Google doesn’t let you set a bid on a product group that has been subdivided. Instead, you set the bid on the product groups without subdivisions.

Step-by-Step Guide

  • Start at Google Ads (if not done already)
  1. Log in.
  2. Click on the Campaigns tab, then +Campaign, and then Shopping.
  3. This will bring you to the “Select campaign settings” page.
  1. Choose campaign settings
  1. Name your campaign.
  2. Select the linked Merchant Center ID under “Merchant identifier.”
  3. Choose your “Country of sale.”
  4. Set the locations you want to target under “Locations.” (Generally, this will be the same as your country of sale.)
  5. Set your “Default bid,” which can be adjusted later for specific product groups.
  6. Set your daily campaign budget.
  7. Decide whether or not to use settings from a previous campaign. If you want to do this, click on “or load settings from.” A drop-down menu will appear, and you can choose the campaign from the list of “Existing campaigns.”
  8. Prioritize your campaign (if you have multiple campaigns).
  9. Use the “inventory filter” to specify which products you want to appear in this campaign. You can add up to 7 attribute filters. By using Local Inventory Ads, you can promote products in brick and mortar stores – not just items being sold online.
  10. Choose your method of delivery.
  11. Schedule ads.
  12. Save and head to the next page, “Create ad groups.”
  1. Create ad groups
  1. Create ad groups.
  2. Add promotions (promotional text notifying people about free shipping, sales, and other marketing campaigns).
  1. Add additional ad groups (optional)
  1. Name your ad group.
  2. Next to “Subdivide by,” there is a drop-down menu. Click it.
  3. Choose an attribute you want to use to divide your products into multiple groups:
  1. Google Product Category
  2. Product Type
  3. Custom Label
  4. Item ID
  5. Brand
  1. Click Save and continue. You’ll be taken to the “Product groups” page and see a list of different groups of products based on the attributes you picked.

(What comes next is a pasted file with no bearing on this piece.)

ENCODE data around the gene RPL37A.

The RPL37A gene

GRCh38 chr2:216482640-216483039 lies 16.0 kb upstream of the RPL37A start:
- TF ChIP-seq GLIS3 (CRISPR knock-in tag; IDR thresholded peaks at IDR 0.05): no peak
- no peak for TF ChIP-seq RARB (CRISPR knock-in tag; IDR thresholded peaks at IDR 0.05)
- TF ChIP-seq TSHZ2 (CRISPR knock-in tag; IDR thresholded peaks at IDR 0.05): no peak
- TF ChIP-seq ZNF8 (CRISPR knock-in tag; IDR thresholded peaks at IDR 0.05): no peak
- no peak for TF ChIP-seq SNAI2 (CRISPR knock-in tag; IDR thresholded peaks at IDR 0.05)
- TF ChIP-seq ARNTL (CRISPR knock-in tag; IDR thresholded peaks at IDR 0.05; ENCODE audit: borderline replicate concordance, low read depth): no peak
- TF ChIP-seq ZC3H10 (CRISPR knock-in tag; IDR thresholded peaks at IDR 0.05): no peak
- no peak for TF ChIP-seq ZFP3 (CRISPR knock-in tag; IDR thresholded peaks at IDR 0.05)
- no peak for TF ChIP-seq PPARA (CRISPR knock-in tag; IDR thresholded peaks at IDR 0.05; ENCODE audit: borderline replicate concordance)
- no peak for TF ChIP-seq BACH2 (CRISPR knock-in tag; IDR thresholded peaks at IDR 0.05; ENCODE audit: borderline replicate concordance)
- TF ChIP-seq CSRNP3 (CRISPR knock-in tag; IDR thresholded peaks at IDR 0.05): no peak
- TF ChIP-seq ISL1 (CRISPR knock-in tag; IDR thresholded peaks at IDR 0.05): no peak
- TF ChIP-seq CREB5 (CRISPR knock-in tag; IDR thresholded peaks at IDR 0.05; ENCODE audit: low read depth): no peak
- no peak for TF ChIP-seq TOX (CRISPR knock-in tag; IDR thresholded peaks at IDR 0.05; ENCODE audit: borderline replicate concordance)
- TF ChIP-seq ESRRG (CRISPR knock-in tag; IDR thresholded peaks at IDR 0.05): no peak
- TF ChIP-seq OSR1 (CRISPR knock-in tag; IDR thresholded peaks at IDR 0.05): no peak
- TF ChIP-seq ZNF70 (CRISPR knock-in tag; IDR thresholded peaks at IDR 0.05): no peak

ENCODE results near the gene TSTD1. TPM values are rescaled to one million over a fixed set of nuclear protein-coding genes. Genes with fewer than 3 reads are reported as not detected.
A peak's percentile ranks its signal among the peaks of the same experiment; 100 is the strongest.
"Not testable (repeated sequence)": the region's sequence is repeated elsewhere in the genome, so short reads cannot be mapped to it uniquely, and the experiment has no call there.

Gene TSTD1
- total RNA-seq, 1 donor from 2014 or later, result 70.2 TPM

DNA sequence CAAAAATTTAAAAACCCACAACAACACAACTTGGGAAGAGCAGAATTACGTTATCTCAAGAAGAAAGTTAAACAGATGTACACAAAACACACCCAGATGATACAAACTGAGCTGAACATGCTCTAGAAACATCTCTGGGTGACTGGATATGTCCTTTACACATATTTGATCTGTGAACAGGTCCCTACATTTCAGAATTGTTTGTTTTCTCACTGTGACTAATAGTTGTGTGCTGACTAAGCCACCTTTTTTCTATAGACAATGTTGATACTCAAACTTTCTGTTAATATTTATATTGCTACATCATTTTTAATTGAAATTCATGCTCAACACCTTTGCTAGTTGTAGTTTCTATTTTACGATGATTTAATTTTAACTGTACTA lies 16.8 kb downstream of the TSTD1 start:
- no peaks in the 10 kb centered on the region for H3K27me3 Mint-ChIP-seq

2. Google will suggest bids for these groups based either on your own history or on bids other customers have made for similar items.

If you just want a single product group, where all products are under a single bid, all you have to do is create a name for your ad group, click Save, and continue. Then keep or change the “max. CPC” bid to change the bid for all of your products on the “Product groups” page.

And that’s it! You have officially created a Google Shopping Campaign. As you become more familiar with the system and learn what works – and doesn’t – for you, feel free to play around with more advanced options and techniques.

Don’t forget to optimize your product feeds before diving in so you’ll get the best results. If you need help optimizing your product data, suppressing products (based on performance or product info), editing product information (without changing your products in your online store) or syndicating products across additional channels, GoDataFeed can help.

Determining the Right Campaign Structure

There are a lot of options when it comes to structuring your Shopping campaigns.

If you’re new to the game and are looking to start off slow, the one campaign and one ad group option may work for you. The setup will be less of a headache but you’ll be limited when it comes to optimizations.

If you’re up for managing multiple campaigns, the three campaign and three ad group strategy can be a great option. This way, you’ll have tight control over bidding and search terms.

There’s no one size fits all option when it comes to setting up your campaigns. It all depends on what you’re selling and what your end goals are.

For more information on building and optimizing your Google Shopping campaign, check out Google’s help center article here.